Predictive Analytics in Healthcare: Use Cases & Examples
Discover how predictive analytics revolutionizes healthcare by enhancing patient care, reducing costs, and improving workflows. Learn about use cases, benefits, and more.
From retail to healthcare, big data has left no industry untouched. This wealth of data has paved a path for predictive analytics, allowing modern organizations to make accurate predictions about the future and power their decision-making with actionable insights.
What is predictive analytics in healthcare?
In healthcare, predictive analytics uses real-time and historical data to make predictions about future health trends, anticipate patient needs, and help healthcare organizations run more efficiently. Predictive analytics solutions ingest big data from electronic health records (EHR), insurance and administrative records, and other data sources that are a part of the healthcare ecosystem.
This type of advanced analytics leverages statistical modeling, data mining, and machine learning to deliver new insights. Healthcare organizations can apply these insights to everything from chronic disease management to lowering hospital readmission rates.
Why is predictive analytics important for healthcare?
Predictive analytics is important for both clinical care and operational efficiency. When care providers can make informed predictions about health risks, they can offer better treatment plans that keep patients healthier for longer – and at a lower cost.
Recent research has shown how predictive analytics that uses social and environmental patient data provides better risk estimates for cardiovascular disease. With these insights, clinicians can prevent at-risk patients from developing more severe symptoms that could lead to hospitalization.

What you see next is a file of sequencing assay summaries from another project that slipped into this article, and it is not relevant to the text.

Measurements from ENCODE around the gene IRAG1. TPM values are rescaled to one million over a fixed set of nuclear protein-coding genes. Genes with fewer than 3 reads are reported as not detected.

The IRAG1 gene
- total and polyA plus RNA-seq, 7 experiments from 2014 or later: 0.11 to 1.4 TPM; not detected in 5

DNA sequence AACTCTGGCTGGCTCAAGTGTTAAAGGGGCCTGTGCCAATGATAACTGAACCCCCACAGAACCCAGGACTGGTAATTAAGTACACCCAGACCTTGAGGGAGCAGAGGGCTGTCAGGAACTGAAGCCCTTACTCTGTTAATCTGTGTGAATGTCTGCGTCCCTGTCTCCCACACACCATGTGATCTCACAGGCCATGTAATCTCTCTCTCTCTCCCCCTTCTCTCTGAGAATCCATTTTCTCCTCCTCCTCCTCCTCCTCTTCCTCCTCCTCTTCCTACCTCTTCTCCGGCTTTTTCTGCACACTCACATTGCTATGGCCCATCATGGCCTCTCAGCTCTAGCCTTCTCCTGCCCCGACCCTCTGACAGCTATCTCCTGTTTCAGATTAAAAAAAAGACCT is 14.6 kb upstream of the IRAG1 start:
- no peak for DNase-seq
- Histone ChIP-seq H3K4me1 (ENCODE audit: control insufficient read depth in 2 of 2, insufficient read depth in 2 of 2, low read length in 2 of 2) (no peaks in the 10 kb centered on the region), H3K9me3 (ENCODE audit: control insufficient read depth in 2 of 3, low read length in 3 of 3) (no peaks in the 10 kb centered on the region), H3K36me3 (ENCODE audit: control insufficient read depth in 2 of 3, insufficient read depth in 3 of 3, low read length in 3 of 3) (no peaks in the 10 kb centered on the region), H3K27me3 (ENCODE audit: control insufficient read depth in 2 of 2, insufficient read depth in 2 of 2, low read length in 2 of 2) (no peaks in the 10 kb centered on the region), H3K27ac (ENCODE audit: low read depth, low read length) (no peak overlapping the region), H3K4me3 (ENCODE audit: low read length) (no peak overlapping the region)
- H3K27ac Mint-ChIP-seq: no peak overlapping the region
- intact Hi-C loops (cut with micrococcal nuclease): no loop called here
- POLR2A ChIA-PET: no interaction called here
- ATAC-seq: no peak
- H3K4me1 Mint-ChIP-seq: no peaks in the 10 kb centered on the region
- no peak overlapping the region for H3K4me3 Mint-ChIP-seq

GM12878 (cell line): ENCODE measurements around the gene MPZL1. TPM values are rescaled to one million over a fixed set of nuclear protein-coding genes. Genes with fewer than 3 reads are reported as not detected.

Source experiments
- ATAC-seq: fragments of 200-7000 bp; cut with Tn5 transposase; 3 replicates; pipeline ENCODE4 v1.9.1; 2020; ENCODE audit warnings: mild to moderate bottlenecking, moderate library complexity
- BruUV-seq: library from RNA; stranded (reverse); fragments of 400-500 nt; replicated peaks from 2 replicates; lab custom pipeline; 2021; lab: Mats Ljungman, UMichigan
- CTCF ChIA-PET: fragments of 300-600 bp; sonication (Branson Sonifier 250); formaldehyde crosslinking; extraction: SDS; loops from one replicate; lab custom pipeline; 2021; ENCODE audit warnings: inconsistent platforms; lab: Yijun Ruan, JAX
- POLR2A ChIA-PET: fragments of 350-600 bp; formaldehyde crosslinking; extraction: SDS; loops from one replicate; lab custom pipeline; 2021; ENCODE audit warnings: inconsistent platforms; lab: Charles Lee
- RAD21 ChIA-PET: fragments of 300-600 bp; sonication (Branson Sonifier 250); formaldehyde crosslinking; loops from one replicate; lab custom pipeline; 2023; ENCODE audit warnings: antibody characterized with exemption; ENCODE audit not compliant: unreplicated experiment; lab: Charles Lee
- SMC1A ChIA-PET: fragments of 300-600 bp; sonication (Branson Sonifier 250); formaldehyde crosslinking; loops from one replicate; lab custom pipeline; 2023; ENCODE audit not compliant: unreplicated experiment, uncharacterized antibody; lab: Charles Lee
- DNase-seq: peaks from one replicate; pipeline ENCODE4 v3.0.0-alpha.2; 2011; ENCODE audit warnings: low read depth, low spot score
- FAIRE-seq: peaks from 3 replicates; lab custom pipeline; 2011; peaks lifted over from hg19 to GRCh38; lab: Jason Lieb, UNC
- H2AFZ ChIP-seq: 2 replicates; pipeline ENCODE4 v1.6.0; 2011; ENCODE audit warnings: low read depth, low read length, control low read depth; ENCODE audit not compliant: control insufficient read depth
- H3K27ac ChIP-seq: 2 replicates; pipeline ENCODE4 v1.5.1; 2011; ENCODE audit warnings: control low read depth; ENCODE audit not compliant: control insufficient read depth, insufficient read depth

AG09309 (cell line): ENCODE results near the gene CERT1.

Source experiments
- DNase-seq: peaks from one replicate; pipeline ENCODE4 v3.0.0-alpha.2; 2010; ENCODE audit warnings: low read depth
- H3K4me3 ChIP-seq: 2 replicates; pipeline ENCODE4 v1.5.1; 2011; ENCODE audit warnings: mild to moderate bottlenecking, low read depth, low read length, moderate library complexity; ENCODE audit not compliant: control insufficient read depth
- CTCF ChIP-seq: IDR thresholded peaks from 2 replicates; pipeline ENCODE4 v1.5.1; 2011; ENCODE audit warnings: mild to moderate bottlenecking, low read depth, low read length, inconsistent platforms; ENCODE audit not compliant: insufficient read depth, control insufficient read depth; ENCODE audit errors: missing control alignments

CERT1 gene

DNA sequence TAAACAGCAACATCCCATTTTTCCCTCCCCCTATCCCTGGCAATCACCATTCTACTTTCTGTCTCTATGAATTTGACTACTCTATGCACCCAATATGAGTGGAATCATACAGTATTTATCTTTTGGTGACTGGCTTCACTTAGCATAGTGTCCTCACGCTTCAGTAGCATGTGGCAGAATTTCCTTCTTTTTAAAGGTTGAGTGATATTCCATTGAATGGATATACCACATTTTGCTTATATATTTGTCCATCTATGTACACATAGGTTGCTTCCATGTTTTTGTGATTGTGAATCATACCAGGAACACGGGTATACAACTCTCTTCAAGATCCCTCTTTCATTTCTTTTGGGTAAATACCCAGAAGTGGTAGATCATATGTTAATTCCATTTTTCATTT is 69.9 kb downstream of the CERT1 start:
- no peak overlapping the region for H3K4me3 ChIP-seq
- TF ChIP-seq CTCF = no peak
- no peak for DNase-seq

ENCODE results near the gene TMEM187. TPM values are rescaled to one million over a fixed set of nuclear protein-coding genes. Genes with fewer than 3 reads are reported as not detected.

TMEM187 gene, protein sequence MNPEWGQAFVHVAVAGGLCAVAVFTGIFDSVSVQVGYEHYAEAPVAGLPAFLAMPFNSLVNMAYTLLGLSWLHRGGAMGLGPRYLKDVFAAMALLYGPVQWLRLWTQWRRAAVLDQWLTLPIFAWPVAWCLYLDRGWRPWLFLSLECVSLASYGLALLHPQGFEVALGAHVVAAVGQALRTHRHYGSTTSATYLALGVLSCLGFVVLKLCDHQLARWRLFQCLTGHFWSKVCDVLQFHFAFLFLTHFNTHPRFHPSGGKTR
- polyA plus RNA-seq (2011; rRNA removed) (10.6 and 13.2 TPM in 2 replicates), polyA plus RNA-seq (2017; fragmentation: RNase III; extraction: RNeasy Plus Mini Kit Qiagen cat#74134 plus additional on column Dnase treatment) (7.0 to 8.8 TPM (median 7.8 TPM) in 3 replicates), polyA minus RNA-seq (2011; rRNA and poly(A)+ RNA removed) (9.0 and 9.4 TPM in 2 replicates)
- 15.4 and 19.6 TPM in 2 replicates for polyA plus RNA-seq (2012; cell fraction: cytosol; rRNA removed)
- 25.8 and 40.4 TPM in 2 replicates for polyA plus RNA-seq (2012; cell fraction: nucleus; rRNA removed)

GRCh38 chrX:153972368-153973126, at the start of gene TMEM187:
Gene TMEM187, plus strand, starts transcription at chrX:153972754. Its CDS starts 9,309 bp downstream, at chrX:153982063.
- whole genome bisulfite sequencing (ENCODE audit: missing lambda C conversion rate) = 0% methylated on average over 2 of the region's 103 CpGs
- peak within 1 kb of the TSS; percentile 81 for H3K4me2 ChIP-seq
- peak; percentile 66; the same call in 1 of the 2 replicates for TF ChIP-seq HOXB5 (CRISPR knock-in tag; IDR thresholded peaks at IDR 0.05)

On the operational side, predictive analytics enables healthcare providers to optimize capacity management and tackle staffing shortages. As many as 94% of registered nurses report a moderate to severe nurse shortage in their location, while 80% expect the shortage to get worse within five years. Predictive analytics can improve how hospitals schedule their staff to ensure they’re efficiently allocating all of their resources.
Predictive analytics are also much needed to improve the response of public health authorities to viral outbreaks and prevent the spread of infections. In the case of influenza, for example, predictive analytics has already been used to forecast the spread of the virus on a state and local level.
The current state of predictive analytics in healthcare
Although 95% of physician groups and hospitals have access to advanced analytics to support their decision-making, 80% of healthcare managers report that the usage of these tools is “negligible.” One reason is the lack of understanding of how advanced analytics benefits the community and the healthcare organization.
Researchers and hospitals that have used predictive analytics, however, were able to gain important insights and see meaningful improvements in patient outcomes.
Examples of predictive healthcare analytics in use
The use of predictive analytics provides healthcare organizations with a better understanding of how a patient will respond to treatment and whether they are at a higher risk of developing complications. The three examples below illustrate the importance of advanced analytics for both patients and healthcare providers.
1. Predicting COVID-19 patient outcomes
A 2021 study investigated whether machine learning models can forecast the intensity of sickness in COVID-19 patients. The results showed that machine learning could accurately forecast clinical severity using just the data gathered within the first 24 hours after hospitalization, confirming that pH was the factor “most strongly associated with clinical severity.”
2. Reducing hospital readmissions
UnityPoint Health, a network of hospitals, clinics, and home care providers, reduced readmissions by 40% in 18 months with predictive analytics. In one example, a physician used predictive analytics to discover that their patient’s symptoms would likely return in 13 to 18 days and advised the patient to contact the practice when this happened. Once the symptoms returned, the physician immediately switched the patient’s medication and prevented rehospitalization.